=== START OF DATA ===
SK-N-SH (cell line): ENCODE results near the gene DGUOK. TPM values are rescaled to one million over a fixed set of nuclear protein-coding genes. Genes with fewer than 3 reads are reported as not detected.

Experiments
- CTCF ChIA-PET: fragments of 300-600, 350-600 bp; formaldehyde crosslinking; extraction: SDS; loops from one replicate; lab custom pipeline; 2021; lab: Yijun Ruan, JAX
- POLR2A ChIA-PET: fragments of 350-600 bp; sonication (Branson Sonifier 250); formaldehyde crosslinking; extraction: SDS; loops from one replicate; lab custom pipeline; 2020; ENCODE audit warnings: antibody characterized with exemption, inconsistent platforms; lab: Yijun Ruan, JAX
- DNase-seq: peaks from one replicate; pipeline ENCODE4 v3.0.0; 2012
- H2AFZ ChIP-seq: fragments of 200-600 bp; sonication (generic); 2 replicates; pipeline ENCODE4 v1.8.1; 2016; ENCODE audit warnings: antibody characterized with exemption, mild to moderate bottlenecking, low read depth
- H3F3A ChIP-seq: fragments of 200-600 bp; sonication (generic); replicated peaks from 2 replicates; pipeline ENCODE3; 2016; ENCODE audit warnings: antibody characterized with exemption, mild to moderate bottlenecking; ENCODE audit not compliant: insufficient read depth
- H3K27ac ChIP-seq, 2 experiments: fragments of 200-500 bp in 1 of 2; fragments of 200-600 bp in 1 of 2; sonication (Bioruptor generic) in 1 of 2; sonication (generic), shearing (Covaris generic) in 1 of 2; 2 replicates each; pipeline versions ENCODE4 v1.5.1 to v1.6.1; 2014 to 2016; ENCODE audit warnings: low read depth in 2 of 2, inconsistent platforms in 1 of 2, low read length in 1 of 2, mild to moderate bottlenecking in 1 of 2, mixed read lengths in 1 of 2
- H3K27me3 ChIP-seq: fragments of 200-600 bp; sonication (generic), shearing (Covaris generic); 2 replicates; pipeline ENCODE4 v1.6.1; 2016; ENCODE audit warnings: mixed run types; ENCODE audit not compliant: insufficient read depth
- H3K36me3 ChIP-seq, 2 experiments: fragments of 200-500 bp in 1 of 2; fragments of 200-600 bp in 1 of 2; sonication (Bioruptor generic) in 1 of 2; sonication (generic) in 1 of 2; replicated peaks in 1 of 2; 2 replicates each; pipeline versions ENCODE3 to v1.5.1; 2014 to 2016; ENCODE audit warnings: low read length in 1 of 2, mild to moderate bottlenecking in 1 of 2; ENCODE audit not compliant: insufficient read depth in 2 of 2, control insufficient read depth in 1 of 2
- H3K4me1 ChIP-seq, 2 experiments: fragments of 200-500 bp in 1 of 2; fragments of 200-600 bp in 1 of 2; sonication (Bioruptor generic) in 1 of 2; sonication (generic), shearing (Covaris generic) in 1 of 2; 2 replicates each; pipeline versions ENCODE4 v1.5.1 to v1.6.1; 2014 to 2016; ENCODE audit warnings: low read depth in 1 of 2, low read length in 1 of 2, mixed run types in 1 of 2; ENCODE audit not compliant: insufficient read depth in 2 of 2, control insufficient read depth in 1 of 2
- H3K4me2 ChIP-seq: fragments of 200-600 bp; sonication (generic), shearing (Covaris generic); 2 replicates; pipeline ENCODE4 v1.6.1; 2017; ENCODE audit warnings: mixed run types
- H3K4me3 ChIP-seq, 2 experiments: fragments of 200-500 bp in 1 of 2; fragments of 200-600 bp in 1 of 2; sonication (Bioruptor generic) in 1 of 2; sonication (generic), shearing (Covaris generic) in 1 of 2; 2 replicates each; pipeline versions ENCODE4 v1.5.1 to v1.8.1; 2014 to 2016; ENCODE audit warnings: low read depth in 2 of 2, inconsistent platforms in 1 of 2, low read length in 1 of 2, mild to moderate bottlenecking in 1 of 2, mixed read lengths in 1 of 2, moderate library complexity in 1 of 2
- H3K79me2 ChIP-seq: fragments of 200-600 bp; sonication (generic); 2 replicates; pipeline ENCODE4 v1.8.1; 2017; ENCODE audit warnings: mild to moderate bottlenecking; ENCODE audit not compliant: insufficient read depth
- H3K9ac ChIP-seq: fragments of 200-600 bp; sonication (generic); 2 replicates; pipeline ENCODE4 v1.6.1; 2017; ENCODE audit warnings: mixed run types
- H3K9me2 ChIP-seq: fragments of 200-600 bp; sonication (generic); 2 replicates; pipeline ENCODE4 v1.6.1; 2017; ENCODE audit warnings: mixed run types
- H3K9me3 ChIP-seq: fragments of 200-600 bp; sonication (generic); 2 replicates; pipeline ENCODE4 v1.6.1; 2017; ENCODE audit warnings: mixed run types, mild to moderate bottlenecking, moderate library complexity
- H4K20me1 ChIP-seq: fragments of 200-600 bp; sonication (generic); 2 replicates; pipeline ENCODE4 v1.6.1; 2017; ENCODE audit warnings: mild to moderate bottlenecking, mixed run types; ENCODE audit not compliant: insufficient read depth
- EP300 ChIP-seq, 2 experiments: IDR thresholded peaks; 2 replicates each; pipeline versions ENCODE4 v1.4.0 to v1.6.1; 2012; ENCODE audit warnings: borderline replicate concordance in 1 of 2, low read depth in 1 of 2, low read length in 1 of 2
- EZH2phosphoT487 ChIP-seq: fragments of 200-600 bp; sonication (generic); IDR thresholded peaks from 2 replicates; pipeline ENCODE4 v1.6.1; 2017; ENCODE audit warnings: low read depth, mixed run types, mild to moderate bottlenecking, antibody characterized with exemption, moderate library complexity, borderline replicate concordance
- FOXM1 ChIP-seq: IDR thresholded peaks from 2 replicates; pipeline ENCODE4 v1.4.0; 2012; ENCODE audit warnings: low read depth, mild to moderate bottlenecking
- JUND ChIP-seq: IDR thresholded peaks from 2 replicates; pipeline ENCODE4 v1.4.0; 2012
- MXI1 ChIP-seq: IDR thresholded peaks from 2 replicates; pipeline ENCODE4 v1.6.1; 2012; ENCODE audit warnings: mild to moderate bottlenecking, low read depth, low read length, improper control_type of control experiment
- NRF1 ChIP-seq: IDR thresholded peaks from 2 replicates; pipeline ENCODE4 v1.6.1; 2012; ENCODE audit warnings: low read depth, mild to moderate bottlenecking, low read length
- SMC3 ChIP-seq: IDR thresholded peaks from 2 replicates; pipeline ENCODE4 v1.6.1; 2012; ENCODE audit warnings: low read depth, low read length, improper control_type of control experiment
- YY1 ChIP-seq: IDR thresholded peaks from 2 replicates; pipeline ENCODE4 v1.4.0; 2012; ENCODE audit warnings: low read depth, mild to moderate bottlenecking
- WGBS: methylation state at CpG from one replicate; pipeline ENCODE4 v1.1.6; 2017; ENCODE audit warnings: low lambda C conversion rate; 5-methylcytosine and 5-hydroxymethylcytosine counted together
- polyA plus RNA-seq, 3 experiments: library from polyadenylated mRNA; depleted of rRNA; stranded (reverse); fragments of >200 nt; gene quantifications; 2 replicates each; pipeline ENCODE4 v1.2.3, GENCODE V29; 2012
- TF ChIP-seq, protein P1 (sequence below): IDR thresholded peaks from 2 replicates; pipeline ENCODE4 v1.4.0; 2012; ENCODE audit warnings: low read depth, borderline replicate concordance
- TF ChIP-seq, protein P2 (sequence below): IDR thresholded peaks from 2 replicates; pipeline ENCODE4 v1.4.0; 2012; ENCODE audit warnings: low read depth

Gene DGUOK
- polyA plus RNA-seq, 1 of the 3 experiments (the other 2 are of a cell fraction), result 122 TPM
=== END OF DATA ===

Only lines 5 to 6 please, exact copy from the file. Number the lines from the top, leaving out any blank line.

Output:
- DNase-seq: peaks from one replicate; pipeline ENCODE4 v3.0.0; 2012
- H2AFZ ChIP-seq: fragments of 200-600 bp; sonication (generic); 2 replicates; pipeline ENCODE4 v1.8.1; 2016; ENCODE audit warnings: antibody characterized with exemption, mild to moderate bottlenecking, low read depth